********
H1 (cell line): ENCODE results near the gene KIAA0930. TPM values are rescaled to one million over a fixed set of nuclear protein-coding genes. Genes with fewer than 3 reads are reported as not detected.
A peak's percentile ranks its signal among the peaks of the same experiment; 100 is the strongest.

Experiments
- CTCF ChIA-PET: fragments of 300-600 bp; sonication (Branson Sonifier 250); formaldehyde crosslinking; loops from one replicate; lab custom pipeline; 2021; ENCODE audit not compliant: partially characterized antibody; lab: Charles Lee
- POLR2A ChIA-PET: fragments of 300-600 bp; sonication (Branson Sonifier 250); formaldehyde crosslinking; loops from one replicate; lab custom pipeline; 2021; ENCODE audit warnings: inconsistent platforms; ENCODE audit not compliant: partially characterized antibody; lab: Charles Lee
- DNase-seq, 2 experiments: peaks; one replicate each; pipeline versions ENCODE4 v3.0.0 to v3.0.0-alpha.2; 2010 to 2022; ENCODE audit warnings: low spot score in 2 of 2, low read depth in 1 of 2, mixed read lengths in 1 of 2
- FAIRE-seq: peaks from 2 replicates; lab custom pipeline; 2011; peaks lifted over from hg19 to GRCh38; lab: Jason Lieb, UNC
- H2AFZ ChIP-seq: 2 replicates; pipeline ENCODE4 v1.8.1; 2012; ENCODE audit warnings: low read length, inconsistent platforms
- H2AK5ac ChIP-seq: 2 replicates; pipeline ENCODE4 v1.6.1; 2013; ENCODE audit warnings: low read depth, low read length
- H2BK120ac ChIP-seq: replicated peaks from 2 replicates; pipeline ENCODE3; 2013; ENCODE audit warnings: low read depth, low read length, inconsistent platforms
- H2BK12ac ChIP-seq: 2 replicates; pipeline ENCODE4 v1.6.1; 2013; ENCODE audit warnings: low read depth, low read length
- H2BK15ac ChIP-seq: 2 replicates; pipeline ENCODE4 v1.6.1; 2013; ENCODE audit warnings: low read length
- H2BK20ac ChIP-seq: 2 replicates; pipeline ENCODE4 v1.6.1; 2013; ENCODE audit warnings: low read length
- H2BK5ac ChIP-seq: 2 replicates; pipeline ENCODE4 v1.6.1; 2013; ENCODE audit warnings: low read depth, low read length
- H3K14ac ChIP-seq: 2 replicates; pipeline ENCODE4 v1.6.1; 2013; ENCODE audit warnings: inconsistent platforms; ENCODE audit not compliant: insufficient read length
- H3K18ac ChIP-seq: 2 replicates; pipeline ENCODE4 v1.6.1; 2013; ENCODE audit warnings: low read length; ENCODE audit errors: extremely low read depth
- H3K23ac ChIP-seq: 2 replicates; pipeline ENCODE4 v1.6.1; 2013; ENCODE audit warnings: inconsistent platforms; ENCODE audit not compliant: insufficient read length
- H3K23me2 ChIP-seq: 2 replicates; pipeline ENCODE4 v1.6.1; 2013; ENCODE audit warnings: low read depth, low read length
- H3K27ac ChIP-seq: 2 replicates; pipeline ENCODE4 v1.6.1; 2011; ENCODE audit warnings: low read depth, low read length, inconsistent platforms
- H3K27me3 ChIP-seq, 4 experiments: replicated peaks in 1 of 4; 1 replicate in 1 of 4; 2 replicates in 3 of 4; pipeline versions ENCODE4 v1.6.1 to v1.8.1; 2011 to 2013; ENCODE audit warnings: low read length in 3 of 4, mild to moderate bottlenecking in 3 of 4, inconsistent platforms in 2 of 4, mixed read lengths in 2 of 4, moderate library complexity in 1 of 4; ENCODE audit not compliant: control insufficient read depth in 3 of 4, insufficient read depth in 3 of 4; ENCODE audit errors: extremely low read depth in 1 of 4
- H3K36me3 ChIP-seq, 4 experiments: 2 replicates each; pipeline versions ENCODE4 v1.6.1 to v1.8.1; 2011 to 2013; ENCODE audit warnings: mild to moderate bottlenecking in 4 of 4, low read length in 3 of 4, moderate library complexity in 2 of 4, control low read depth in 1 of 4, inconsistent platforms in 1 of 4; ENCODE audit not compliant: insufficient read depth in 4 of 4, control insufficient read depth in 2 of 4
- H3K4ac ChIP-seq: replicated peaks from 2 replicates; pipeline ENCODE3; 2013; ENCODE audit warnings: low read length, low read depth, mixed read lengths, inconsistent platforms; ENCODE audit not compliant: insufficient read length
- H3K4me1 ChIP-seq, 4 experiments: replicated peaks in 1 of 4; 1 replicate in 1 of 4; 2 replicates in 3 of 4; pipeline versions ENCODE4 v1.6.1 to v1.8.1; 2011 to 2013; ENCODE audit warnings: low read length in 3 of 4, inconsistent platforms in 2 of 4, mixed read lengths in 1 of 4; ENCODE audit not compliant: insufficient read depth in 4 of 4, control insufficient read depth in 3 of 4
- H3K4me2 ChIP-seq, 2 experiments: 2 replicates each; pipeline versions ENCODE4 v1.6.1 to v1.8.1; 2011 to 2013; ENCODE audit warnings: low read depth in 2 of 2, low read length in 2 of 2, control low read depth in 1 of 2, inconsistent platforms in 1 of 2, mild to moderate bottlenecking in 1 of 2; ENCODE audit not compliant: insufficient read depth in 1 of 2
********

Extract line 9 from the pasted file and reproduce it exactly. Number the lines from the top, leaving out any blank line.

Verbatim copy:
- H2AK5ac ChIP-seq: 2 replicates; pipeline ENCODE4 v1.6.1; 2013; ENCODE audit warnings: low read depth, low read length